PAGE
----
Recently, there was found in Spain a shelled Pre-Cambrian Critter which showed distinct evidence of a gut. This got me thinking about the distinction between the deuterostomes and protostomes, interest in which was sparked again by the even more recent article from National Geographic:
And here it is, the giant California Sea Cucumber Parastichopus californicus:
Now the Sea Cucumber is one group of the Echinoderms, a phylum which along with the Chordates (of which humans make up one genus) and the Hemichordates constitute the Deuterostomes, a select group of creatures in whose embryonic development the first opening to appear, called the blastopore, develop into the anus which therefore appears before the mouth. As Nicholas Horton so elegantly phrased it: It’s True, We’re all Butt Heads.
This makes me wonder, what exactly were the feeding habits of the ancestral Deuterostome? Was it an argument over table manners in the late Ediacaran which propelled the differentiation of the Deuterostomes from all the rest, the Protostomes?
Invertebrate biology text books tell us little about this. Although the 1987 Animals Without Backbones: An Introduction to the Invertebrates (Third Edition) by Buchsbaum×2 and Pearse×2 gives a very good introduction to the vastly different embryology of the two groups, the word “deuterostome” hardly gets a look-in, and not much more in Living Invertebrates by the same four authors (same year).
Was it simply that, while the morphology of the embryos was well understood back in the 60s or before, the actual sequence of their development was only worked out later? Hardly — a dictionary search shows the word “deuterostome” has appeared in the 50s, and the complexities of development are already apparent in Dynamics in Metazoan Evolution: the Origin of the Coelom and Segments by R.B.Clark, Oxford, 1964, which discusses the differences between deuterostomes, protostomes, and — wait for it — other creatures with three layers of cells.
Now a possible solution to the mystery is at hand. Science Nordic has recently regaled us with this delightfully-titled article:
Which refers to Xenoturbella, a very primitive flatworm-like animal found in deep water off the coasts of Scandinavia. Its very name suggests that it was long thought to be a Turbellarian, a grouping covering all the mostly non-parasitic flatworms, distinct from the exclusively parasitic flukes (Trematodes) and tapeworms (Cestodes). However, this group has turned out to be something of a catch-all, and has now been broken up into many.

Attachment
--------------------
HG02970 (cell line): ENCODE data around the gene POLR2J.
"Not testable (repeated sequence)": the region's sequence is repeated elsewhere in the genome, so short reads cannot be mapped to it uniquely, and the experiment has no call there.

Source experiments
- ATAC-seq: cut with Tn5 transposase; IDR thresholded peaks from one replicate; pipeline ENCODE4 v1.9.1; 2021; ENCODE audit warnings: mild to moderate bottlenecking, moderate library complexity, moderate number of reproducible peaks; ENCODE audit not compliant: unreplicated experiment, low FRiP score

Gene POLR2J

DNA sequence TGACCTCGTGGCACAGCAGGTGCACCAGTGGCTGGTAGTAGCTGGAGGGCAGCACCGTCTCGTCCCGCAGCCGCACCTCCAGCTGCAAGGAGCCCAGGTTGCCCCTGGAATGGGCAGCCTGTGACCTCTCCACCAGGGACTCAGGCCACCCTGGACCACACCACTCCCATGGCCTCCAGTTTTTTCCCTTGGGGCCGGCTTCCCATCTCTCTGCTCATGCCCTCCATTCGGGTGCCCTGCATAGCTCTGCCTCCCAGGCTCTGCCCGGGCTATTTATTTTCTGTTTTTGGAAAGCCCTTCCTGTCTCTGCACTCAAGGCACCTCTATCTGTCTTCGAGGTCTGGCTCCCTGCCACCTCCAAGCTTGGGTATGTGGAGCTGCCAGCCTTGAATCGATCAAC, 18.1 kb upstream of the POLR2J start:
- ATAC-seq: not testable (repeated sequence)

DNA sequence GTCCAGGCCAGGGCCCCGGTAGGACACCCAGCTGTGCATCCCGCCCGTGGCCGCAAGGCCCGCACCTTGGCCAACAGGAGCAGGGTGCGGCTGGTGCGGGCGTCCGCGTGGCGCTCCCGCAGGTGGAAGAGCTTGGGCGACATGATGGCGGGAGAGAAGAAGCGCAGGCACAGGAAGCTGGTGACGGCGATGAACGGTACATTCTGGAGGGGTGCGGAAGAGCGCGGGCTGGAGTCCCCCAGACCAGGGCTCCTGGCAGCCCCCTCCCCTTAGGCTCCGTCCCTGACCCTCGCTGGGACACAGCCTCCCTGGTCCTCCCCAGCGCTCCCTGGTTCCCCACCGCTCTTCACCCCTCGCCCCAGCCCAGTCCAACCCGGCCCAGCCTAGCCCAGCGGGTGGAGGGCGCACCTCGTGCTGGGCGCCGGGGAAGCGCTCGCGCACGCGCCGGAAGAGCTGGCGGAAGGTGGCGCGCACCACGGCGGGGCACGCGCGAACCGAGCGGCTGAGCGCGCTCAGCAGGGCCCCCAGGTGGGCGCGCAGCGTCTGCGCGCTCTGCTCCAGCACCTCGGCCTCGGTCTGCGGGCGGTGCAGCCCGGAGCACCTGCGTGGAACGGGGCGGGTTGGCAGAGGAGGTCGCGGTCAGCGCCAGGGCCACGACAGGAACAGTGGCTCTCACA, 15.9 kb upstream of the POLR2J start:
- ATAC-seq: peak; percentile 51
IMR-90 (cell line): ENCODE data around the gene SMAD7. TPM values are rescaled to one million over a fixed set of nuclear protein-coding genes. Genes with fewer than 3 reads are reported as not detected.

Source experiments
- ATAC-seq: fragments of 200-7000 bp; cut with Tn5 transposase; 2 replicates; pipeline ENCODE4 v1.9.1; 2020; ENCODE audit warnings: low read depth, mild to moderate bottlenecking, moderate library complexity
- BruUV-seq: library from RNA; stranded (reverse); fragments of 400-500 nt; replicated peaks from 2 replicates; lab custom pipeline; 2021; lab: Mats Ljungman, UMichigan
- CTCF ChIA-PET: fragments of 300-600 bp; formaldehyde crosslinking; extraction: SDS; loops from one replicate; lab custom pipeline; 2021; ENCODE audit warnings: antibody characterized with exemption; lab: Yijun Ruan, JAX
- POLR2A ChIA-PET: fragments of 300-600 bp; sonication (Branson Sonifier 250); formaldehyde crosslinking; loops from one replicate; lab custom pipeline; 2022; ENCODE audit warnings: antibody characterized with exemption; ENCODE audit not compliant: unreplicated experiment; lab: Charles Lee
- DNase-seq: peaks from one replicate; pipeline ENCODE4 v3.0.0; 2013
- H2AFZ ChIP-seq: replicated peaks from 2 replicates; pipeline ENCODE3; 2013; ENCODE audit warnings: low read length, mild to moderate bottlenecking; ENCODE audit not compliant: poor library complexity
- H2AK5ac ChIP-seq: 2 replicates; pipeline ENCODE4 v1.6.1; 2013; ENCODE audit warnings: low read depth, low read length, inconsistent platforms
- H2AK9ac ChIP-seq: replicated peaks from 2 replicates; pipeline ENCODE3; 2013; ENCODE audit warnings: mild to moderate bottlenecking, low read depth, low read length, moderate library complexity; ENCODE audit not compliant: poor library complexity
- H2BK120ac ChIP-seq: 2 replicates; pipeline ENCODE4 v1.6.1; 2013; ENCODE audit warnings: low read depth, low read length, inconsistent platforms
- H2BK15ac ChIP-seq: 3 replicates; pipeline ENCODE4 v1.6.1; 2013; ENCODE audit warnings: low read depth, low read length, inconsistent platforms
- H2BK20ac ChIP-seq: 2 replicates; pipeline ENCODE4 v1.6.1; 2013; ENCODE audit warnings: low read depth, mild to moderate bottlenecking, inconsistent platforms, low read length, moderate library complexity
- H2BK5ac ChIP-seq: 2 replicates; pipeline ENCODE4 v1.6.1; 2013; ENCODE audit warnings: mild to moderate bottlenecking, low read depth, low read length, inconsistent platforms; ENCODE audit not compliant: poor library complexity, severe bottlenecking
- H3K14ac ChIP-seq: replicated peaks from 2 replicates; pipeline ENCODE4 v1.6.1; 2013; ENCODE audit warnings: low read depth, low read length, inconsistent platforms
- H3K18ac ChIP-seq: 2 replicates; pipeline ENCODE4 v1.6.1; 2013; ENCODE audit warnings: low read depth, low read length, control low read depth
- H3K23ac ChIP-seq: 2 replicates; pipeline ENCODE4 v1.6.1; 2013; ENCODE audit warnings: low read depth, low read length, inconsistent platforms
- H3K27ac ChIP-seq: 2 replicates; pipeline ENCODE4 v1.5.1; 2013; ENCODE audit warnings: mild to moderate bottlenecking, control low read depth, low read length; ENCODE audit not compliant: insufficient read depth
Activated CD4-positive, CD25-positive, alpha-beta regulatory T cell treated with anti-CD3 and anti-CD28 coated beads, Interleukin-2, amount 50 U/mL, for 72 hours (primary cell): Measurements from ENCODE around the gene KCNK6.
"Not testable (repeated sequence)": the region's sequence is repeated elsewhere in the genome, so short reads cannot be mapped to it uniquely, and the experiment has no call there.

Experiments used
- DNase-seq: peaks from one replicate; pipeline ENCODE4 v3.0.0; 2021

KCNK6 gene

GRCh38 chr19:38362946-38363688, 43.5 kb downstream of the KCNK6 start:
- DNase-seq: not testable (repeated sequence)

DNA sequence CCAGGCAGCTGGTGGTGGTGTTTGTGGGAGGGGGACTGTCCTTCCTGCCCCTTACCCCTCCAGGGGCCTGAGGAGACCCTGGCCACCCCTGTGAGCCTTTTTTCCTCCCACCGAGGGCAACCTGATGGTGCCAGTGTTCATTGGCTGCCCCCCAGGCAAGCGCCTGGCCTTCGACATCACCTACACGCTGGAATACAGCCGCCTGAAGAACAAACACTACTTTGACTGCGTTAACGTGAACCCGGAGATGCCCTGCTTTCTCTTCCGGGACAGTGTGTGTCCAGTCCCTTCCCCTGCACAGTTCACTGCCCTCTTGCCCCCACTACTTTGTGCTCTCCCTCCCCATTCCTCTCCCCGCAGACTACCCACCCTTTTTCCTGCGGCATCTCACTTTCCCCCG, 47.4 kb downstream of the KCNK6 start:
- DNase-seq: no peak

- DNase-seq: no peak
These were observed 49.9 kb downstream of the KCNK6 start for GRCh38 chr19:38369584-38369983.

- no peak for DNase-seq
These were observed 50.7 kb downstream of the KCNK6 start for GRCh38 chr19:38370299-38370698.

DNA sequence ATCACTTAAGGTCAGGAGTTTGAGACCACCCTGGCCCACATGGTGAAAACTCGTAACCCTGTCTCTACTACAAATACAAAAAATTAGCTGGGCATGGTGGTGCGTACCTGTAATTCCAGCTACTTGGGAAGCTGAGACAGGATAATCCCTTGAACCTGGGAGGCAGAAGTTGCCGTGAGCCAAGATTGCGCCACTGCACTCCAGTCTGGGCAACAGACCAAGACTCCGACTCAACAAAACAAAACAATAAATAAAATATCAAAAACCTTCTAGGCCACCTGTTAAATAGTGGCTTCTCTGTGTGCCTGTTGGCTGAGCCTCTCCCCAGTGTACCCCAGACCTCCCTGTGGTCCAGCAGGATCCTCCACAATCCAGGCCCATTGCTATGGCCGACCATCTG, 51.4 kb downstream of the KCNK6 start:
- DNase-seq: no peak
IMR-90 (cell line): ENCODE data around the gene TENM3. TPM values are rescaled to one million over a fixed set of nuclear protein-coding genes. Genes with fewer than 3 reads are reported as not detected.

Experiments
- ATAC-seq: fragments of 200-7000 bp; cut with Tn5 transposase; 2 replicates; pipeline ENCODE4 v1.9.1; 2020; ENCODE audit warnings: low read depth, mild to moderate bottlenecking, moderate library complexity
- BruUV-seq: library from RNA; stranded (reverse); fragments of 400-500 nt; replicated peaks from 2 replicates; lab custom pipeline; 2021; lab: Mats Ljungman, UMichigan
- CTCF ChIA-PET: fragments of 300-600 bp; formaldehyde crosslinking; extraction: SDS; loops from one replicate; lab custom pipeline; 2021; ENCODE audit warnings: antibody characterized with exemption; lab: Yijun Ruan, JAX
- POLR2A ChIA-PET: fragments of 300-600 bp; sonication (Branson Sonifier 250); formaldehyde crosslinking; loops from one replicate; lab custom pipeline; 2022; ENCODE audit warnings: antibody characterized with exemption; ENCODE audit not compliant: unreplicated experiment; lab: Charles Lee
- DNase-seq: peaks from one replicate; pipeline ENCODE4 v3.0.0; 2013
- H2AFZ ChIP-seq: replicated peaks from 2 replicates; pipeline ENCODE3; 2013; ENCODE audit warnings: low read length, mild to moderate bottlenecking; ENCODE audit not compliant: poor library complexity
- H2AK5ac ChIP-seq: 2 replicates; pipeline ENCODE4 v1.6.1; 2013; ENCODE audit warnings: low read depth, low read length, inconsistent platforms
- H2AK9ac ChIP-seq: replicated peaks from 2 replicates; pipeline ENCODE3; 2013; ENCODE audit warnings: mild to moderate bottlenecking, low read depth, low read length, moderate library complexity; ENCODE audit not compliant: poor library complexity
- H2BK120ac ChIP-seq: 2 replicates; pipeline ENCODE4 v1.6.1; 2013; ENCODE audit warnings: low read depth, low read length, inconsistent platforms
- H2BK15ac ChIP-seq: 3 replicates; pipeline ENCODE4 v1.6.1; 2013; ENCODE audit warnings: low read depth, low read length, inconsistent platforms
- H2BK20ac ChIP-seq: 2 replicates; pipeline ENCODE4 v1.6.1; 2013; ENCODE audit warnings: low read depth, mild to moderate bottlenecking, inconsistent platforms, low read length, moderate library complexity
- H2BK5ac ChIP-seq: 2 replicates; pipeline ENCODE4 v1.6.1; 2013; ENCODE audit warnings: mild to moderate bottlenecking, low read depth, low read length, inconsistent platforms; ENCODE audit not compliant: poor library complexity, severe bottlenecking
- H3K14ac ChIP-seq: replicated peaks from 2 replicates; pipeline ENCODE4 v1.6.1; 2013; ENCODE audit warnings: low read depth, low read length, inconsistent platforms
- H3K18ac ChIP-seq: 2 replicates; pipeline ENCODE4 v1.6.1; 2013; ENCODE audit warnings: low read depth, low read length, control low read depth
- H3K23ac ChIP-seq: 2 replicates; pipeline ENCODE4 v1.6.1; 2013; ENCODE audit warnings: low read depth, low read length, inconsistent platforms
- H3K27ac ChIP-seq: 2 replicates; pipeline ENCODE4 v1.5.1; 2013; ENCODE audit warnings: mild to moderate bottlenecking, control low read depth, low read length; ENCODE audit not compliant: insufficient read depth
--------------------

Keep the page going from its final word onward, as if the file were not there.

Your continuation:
But Xenoturbella? As its name suggests, it seems like a rather strange turbellarian. But recently it was moved to the deuterostomes (on molecular grounds?), even though no-one had actually been able to monitor their development of their eggs until very recently.
“They can be found by taking hundreds of kilos of mud up from the seabed and then waiting for them to crawl out of the mud. But they are so difficult to keep alive that no-one has succeeded in doing this until now. The Japanese marine biologist Hiroaki Nakano, of Gothenburg University, Sweden, has not only managed to keep them alive – they have even reproduced,”
says Peter Funch of Aarhus University.
They are indeed bilateral, but
it neither has eyes nor a brain – only a hint of a mouth, and the newly-hatched worms have yet to develop an anus.
And when an opening does develop, food goes in and out of the one opening. So if this little critter is hardly changed over 600 million years, it suggests that the other deuterostomes kept the first orifice as an anus, and when a full alimentary canal evolved, food was taken in through the second.
But back to our sea cucumber. What about its larval development? That of the related starfish is quite complicated. Like all echinoderms, it starts as a bilaterally symmetrical dipleurula, and develops through several forms. Then a radial adult rudiment forms. Referring again to Living Invertebrates,
The final stages of metamorphosis are completed rather rapidly. A new mouth breaks through on the larval left side through the middle of the ring canal, while a new anus opens on the larval right side, thus producing an adult axis at right angles to the larval axis. The 5 radial canals grow out and develop tube feet, the body takes on the adult shape, and the young sea star crawls away to a new life.This had me somewhat alarmed, so I searched online, without success. However, in Echinoderms by D Nichols (1962) the larval forms of all the main groups are compared. The sea urchins follow a path almost a complicated as the starfish, but the sea cucumbers turn out to be somewhat simpler. The original mouth is retained, but at a certain stage
The blastopore closes off, but the anus opens again a little way from it, a curious but fairly common phenomenon of development in deuterostomes which is not fully understood.So we reach the end of this little journey, but I have a suggestion for a reply to someone whose utterance is only worthy of being flushed into the sewage system:
“Spoken like a true deuterostome!”